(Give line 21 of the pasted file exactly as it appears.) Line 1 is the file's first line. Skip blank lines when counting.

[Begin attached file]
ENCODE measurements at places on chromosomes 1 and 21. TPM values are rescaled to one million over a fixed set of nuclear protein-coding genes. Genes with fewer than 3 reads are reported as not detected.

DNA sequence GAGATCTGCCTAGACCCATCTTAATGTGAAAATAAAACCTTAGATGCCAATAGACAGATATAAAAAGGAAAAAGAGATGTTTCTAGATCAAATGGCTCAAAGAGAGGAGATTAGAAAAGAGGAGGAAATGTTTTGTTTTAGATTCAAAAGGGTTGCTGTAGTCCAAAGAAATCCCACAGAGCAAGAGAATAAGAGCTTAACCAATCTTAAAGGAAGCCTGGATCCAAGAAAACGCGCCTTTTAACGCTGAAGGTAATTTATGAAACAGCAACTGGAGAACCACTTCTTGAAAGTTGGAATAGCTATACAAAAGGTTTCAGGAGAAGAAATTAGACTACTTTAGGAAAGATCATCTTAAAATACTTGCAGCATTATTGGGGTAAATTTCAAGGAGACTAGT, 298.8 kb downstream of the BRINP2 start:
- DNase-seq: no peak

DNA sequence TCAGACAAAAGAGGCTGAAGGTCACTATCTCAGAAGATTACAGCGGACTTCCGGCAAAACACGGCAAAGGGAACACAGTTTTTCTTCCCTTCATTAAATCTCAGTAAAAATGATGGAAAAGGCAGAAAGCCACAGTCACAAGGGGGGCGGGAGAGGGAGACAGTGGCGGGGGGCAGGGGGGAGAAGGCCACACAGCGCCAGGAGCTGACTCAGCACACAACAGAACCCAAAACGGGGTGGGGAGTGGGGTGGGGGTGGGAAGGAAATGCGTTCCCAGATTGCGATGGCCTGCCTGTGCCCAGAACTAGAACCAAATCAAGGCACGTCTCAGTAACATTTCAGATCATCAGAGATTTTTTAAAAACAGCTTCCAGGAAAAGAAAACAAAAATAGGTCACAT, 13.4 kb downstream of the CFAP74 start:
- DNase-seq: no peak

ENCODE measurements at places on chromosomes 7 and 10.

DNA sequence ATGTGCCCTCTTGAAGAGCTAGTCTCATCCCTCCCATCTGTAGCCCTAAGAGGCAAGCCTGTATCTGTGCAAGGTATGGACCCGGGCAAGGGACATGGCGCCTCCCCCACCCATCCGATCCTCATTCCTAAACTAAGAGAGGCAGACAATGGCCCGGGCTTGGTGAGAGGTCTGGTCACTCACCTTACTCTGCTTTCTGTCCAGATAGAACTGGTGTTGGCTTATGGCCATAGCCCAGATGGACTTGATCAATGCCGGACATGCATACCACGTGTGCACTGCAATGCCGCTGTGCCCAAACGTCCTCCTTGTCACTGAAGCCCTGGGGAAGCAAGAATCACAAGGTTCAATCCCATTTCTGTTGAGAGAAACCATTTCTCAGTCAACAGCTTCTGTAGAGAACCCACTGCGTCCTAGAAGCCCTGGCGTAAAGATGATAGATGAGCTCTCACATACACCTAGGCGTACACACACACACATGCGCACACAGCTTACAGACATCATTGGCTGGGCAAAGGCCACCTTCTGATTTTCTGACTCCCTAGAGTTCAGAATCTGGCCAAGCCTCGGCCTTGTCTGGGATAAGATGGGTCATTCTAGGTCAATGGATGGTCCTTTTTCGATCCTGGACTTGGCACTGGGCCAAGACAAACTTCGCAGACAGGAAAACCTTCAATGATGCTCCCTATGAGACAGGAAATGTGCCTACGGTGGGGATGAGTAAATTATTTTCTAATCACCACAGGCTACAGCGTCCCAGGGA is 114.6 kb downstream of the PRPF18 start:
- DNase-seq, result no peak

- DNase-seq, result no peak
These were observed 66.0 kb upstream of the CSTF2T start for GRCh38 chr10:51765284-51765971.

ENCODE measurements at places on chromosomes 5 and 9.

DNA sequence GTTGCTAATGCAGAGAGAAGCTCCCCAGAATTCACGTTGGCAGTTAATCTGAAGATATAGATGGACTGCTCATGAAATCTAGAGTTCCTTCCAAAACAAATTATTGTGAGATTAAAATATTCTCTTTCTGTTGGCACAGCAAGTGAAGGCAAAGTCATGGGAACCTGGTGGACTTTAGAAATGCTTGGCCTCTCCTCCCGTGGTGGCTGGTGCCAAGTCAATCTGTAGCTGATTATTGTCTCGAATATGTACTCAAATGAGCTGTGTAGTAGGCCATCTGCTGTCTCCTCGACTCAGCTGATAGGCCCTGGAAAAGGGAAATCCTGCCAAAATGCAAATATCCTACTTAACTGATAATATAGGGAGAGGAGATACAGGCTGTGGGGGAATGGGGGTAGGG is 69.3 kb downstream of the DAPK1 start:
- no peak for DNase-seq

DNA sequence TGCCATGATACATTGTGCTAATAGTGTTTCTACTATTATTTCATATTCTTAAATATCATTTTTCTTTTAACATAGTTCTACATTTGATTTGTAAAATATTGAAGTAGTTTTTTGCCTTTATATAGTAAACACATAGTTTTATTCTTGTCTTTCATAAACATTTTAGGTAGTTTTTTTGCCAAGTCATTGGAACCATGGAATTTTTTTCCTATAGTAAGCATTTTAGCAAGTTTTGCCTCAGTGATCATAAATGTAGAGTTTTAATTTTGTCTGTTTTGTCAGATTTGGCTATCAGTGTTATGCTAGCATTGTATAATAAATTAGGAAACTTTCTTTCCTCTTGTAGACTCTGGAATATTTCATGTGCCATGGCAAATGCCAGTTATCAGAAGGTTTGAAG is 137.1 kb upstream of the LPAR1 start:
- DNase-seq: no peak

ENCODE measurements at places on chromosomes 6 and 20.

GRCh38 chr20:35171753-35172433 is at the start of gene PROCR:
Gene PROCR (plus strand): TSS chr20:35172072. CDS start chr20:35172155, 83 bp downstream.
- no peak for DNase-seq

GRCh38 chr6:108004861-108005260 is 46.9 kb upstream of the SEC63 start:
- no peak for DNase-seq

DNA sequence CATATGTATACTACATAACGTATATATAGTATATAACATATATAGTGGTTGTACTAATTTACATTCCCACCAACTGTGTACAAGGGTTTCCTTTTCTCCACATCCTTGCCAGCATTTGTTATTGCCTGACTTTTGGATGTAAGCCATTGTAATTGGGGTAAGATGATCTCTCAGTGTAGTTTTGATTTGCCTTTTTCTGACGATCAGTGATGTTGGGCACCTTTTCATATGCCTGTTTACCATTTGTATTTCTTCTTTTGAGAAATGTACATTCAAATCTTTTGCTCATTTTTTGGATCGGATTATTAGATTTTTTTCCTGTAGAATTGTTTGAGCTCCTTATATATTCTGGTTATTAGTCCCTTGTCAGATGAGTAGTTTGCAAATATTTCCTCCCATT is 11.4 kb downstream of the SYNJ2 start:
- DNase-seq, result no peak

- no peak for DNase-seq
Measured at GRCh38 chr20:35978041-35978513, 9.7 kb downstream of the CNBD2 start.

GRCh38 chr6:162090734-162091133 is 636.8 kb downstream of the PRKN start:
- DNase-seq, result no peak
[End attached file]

- no peak for DNase-seq